On yesterday's ABC 666 spot, Dr. Ben Smith of the South Australian Research and Development Institute reported that carp have begun to move in the Murray River, maybe signalling the end of the Australian winter. Ben is monitoring carp behaviour on Banrock Station in South Australia. Last year, the Station's wetlands were drained and tens of thousands of European Carp were left stranded - very few carp left the wetlands with the flow of water. Australian native fish, however, took the opposite decision, leaving with the draining water.
This phenonmenon probably results from different evolutionary responses of native fish compared to carp. Native fish in a place as dry as Australia probably equate lowering water levels with coming drought and so swim with the flow. Carp might be associating the water flow with wetlands flooding, which is more in line with their native Asia ("European" carp are actually Asian originally). Hence, the carp swam against the water flow, into the draining wetland.
Pictured behind Ben in the picture is a carp separation cage. These cages rely on carp behaviour of jumping over a barrier, whereas Australian natives don't generally jump. This behaviour is being exploited to separate carp from the rest of the fish population. Because the Murray-Darling Basin Commission have built fishways from the Hume Dame to the sea, these separation cages are a brilliant development in practical carp control. The one behind Ben is actually also fitted with a push-trap device to exploit pushing behaviour as well.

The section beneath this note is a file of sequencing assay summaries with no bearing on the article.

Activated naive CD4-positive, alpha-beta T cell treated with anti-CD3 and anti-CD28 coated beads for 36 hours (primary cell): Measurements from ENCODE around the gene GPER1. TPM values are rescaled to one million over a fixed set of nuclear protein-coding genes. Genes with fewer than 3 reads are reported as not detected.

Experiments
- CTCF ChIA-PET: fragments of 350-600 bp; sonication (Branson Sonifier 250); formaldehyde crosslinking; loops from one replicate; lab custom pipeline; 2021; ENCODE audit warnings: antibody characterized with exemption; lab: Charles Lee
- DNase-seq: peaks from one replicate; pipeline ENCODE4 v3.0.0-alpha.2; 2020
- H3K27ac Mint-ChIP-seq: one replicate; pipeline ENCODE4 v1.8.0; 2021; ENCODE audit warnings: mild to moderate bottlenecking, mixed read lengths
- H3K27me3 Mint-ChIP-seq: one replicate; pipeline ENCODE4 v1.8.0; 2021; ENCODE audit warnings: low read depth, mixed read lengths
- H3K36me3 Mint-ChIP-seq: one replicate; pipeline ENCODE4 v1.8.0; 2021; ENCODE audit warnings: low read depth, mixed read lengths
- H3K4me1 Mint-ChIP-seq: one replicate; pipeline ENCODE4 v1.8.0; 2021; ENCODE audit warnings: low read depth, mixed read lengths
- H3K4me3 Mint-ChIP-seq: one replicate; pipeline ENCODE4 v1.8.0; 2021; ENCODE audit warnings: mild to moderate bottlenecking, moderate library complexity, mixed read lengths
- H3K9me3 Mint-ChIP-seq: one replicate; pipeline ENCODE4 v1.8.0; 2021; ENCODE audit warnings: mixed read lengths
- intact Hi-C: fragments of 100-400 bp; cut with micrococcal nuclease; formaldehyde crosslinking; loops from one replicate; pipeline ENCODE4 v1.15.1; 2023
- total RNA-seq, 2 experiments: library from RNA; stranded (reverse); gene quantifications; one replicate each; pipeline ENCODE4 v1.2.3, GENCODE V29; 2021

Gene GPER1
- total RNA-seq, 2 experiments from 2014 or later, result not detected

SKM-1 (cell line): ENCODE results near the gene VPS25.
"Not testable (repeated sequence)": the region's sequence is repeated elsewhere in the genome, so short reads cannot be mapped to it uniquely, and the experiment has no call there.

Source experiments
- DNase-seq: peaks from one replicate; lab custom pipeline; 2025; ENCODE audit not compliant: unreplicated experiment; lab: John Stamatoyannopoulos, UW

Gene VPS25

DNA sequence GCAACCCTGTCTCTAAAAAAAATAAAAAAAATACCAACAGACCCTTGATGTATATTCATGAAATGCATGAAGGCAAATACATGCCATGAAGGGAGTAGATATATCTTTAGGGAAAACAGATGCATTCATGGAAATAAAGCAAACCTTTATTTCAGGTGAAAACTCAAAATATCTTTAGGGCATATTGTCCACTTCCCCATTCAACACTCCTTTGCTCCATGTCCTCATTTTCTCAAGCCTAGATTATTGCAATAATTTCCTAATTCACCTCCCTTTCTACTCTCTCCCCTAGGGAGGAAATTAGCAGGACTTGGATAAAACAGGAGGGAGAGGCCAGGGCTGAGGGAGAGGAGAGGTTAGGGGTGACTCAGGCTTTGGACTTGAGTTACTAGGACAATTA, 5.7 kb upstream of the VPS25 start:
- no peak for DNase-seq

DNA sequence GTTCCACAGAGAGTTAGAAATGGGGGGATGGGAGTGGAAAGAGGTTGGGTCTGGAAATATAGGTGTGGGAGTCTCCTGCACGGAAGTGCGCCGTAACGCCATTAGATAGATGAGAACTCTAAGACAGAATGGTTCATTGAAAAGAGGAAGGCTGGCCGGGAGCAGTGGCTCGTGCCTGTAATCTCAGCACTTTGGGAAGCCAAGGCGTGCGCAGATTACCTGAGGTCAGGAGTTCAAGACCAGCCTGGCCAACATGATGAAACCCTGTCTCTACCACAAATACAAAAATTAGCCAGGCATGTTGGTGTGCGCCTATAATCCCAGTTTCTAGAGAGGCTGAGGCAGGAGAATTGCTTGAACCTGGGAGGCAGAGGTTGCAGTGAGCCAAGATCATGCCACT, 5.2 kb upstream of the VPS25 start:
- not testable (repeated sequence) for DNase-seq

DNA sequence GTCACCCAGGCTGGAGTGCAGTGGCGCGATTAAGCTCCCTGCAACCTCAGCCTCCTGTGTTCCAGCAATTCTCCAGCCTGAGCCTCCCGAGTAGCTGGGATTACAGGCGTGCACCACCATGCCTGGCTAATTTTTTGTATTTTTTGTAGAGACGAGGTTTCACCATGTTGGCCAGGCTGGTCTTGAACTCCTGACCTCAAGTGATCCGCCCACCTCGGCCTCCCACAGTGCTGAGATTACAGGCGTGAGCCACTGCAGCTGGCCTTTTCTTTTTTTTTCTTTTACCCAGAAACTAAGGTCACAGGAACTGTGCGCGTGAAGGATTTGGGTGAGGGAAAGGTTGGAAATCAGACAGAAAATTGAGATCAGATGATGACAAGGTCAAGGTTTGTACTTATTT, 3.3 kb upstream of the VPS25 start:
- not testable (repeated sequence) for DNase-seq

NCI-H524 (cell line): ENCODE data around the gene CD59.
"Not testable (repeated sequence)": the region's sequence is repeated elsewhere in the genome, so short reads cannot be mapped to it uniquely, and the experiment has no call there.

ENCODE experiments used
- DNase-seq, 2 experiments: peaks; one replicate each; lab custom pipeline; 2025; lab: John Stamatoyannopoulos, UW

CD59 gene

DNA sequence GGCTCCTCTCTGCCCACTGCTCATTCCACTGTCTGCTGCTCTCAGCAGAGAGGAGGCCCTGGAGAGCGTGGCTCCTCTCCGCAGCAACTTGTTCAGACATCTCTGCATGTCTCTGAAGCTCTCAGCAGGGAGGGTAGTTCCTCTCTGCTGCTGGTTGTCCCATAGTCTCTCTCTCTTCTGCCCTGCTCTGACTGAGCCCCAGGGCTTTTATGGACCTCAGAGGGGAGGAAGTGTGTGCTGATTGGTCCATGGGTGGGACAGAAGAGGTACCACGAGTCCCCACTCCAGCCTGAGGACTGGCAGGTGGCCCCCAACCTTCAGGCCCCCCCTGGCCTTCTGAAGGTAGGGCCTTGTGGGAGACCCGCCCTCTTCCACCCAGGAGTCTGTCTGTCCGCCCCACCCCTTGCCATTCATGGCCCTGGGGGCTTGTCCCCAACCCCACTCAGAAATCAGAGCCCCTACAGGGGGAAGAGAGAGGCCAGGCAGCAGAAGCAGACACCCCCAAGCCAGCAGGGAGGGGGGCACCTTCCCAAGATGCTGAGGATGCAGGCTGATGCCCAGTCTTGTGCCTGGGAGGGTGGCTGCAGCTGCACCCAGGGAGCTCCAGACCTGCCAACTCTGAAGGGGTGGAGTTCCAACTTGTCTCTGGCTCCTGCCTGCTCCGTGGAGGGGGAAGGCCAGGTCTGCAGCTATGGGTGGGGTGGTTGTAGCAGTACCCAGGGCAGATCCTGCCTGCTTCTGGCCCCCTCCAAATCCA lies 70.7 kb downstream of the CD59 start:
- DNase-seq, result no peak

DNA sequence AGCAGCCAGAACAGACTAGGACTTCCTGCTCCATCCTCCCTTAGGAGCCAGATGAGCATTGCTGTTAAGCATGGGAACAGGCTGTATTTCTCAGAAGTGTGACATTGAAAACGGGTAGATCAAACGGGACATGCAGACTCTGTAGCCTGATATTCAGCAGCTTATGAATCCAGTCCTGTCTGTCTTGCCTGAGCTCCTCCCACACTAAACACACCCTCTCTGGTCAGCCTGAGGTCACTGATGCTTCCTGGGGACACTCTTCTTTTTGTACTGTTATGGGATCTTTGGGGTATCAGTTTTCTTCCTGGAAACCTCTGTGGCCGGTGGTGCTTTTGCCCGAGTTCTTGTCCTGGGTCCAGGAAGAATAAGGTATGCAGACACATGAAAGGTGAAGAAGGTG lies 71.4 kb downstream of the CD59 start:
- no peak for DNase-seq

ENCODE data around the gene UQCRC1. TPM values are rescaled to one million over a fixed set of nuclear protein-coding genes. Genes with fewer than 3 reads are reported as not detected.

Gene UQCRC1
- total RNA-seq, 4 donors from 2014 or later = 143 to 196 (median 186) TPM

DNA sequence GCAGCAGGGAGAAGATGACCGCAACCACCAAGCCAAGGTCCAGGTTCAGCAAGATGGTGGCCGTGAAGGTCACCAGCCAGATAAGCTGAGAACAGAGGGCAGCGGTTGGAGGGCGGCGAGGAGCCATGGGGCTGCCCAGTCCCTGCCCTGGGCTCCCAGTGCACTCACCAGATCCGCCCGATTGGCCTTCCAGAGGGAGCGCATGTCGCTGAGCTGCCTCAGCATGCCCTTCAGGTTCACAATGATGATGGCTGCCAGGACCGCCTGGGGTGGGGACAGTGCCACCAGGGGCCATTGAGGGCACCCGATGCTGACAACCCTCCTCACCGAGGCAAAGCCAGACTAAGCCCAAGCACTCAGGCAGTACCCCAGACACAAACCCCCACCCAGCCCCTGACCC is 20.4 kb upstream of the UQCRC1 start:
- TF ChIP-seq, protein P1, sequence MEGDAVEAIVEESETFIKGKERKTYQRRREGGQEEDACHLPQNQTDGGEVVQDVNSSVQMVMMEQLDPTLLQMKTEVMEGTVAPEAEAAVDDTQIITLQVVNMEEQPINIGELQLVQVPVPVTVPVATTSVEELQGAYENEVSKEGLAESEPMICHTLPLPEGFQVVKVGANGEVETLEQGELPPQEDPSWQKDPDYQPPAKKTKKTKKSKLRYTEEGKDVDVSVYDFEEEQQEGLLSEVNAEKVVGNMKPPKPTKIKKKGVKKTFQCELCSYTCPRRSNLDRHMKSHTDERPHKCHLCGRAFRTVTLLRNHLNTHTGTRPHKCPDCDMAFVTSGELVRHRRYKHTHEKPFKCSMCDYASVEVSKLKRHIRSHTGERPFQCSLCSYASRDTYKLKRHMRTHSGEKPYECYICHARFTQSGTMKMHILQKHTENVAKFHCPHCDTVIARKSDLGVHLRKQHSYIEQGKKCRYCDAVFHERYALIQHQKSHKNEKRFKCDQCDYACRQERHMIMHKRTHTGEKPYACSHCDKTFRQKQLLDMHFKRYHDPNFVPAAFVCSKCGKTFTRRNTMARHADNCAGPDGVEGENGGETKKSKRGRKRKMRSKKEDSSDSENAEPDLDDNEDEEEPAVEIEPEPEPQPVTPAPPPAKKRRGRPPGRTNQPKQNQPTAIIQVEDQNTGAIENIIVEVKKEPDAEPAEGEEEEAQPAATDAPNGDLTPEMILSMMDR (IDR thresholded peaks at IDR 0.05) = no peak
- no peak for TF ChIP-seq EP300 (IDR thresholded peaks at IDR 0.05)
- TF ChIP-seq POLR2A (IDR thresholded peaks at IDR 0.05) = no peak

Over the past few months, this trap on the inlet to the Banrock wetlands would not contain carp because they are not active at this time of year. Ben said in the interview that on the drive from Adelaide he noticed Almond trees coming into bloom - a sign of the turning season. On getting to Banrock he was presented with this haul of carp.
This is another example of the "Achilles' Heel" approach to pest management - exploiting some physical or behavioural feature of the pest to isolate it in some way from the native population. It's also an example of one of the many, many great things happening on our river system - the lack of water obviously dominates the headlines and we forget that goods things are happening as well.